• Strategy phase
  •  Launchpad phase
  •  Continuous improvement phase


At The Brand Shop, we believe that your website is your number one salesperson and that it should be the center of your marketing strategy. We perform website redesigns only for companies that have an expressed growth plan that uses a website to connect with customers.


If a company does not have a growth plan, we help them build one.

Strategy Phase

A growth-driven design website strategy is the process of understanding the user’s world and how your website solves problems for them.


This strategy phase focuses on the big picture of what you want your website to be – this is where it all comes together. In this phase, we set goals and run user tests to make sure that you know what your users want. The goal of these activities is to identify real issues and opportunities, then develop a good hypothesis of where to invest resources next.


The strategy phase takes 5 weeks, in this time we develop a tailored website strategy for your company. You get to know the team of designers, strategists, project managers, and developers who will be working on the project. We then analyze data from your old website and prepare a plan for your new one.


We will do a website and analytics audit. When studying the data we will look at the quantitative data, to understand how users interact with the current website. How they find your website, what their pain point is when interacting with the website and why

they leave. 


This research will help us identify opportunities for the site to improve the user experience and serve users better. Part of the results of this process will have us make fundamental assumptions about:


  • Why do people visit your site?
  • What value do they get by visiting?
  • How do they use it?


Generally, you will learn why people take the actions they do, and you will be better equipped for your overall strategy.


The Wish list

We will work with you and brainstorm a wish list for how you would like the website to serve all stakeholders. Also, we will include everything you will like on the website (new modules, new design or navigation features, integrations, functionality, or additional pages).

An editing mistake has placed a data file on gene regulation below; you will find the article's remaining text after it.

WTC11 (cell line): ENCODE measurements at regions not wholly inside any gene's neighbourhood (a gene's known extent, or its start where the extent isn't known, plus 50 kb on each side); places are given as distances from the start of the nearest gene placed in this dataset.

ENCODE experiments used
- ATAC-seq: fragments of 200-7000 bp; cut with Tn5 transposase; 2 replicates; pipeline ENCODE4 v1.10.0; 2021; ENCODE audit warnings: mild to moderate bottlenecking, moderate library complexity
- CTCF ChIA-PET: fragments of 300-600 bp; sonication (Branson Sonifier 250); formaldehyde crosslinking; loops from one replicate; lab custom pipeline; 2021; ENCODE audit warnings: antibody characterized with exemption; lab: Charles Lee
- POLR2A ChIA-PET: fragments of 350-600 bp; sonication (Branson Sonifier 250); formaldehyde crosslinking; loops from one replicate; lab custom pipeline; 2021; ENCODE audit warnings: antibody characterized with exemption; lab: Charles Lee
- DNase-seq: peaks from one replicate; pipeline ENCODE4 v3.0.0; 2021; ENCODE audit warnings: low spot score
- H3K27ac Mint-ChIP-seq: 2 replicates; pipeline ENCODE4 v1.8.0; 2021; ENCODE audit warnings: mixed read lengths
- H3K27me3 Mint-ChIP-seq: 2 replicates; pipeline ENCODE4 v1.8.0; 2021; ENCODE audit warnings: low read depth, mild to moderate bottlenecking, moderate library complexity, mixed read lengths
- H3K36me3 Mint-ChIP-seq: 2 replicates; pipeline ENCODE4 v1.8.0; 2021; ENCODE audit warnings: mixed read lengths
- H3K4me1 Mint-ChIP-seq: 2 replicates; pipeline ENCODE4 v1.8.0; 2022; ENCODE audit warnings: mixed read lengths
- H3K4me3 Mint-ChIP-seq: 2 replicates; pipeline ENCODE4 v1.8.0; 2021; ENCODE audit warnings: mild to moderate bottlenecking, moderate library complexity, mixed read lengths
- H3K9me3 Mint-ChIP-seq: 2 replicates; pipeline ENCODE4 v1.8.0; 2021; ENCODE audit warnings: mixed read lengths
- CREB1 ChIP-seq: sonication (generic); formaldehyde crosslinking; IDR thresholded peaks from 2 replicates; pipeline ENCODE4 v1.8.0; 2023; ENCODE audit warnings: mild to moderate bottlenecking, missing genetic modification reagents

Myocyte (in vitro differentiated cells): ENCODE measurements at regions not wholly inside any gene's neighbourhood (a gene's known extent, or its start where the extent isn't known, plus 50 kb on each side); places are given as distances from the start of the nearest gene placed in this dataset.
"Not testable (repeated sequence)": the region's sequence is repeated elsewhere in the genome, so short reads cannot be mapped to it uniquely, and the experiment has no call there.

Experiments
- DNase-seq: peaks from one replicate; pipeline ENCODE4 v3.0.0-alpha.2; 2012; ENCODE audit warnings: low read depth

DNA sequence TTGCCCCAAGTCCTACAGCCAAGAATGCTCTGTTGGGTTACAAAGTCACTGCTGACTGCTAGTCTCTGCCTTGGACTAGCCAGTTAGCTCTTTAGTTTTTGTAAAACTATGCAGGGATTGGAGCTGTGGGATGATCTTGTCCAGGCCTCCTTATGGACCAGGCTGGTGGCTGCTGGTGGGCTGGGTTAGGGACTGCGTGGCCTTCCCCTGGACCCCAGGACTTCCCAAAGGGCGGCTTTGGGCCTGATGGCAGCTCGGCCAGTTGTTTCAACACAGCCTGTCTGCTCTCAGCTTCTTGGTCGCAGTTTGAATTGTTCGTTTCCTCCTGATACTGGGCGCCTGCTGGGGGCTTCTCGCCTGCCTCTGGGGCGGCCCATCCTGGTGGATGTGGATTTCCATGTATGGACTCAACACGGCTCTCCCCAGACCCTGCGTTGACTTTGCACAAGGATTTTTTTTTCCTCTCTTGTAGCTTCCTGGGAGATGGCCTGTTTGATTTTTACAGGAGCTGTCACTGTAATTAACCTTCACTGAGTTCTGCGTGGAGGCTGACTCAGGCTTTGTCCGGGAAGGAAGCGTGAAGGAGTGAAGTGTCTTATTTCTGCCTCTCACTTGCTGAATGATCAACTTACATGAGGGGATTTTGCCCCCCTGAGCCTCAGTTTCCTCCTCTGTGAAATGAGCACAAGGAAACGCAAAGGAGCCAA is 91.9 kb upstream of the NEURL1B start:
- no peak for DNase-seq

As the saying goes, Rome was not built in a day. We will then organize the list with the most urgent or core feature at the top of the list. We will focus on the must-haves over the nice-to-haves.


Once the core list is complete, and the website strategy blueprint is set, the website is ready for the Launchpad phase.   

Launchpad Phase

The Launchpad phase is about designing and developing the website. We design how the site will fundamentally look that is the Home, Services, About us pages, and other core elements. This site we call the Launchpad.


This process involves you meeting with the team (project manager, designer, and strategist) often, to review the website design and sketches, project progress, strategy alignment, and more. The content creation for the website will be done by you and the team as the Launchpad site is developing.


The following steps are similar to a traditional website design process and they are:


  1. Designing the content and messaging
  2. Information architecture
  3. Wireframing and design
  4. Programming and development
  5. Site UX testing